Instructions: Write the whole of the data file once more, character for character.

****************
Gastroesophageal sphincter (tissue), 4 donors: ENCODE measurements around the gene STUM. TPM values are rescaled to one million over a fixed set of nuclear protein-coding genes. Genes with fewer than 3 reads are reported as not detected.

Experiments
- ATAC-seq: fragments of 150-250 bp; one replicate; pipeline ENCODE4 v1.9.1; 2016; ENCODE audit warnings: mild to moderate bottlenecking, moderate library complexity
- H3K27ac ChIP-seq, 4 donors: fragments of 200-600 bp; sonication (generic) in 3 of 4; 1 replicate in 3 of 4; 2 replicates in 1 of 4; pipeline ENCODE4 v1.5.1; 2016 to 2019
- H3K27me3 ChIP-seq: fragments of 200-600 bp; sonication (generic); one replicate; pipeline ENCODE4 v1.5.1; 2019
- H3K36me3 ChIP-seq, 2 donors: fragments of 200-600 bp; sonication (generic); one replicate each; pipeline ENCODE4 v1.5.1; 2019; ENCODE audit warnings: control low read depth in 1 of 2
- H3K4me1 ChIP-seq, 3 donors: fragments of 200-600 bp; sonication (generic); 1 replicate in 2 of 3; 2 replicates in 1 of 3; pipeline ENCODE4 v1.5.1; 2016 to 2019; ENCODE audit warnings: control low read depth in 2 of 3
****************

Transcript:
Gastroesophageal sphincter (tissue), 4 donors: ENCODE measurements around the gene STUM. TPM values are rescaled to one million over a fixed set of nuclear protein-coding genes. Genes with fewer than 3 reads are reported as not detected.

Experiments
- ATAC-seq: fragments of 150-250 bp; one replicate; pipeline ENCODE4 v1.9.1; 2016; ENCODE audit warnings: mild to moderate bottlenecking, moderate library complexity
- H3K27ac ChIP-seq, 4 donors: fragments of 200-600 bp; sonication (generic) in 3 of 4; 1 replicate in 3 of 4; 2 replicates in 1 of 4; pipeline ENCODE4 v1.5.1; 2016 to 2019
- H3K27me3 ChIP-seq: fragments of 200-600 bp; sonication (generic); one replicate; pipeline ENCODE4 v1.5.1; 2019
- H3K36me3 ChIP-seq, 2 donors: fragments of 200-600 bp; sonication (generic); one replicate each; pipeline ENCODE4 v1.5.1; 2019; ENCODE audit warnings: control low read depth in 1 of 2
- H3K4me1 ChIP-seq, 3 donors: fragments of 200-600 bp; sonication (generic); 1 replicate in 2 of 3; 2 replicates in 1 of 3; pipeline ENCODE4 v1.5.1; 2016 to 2019; ENCODE audit warnings: control low read depth in 2 of 3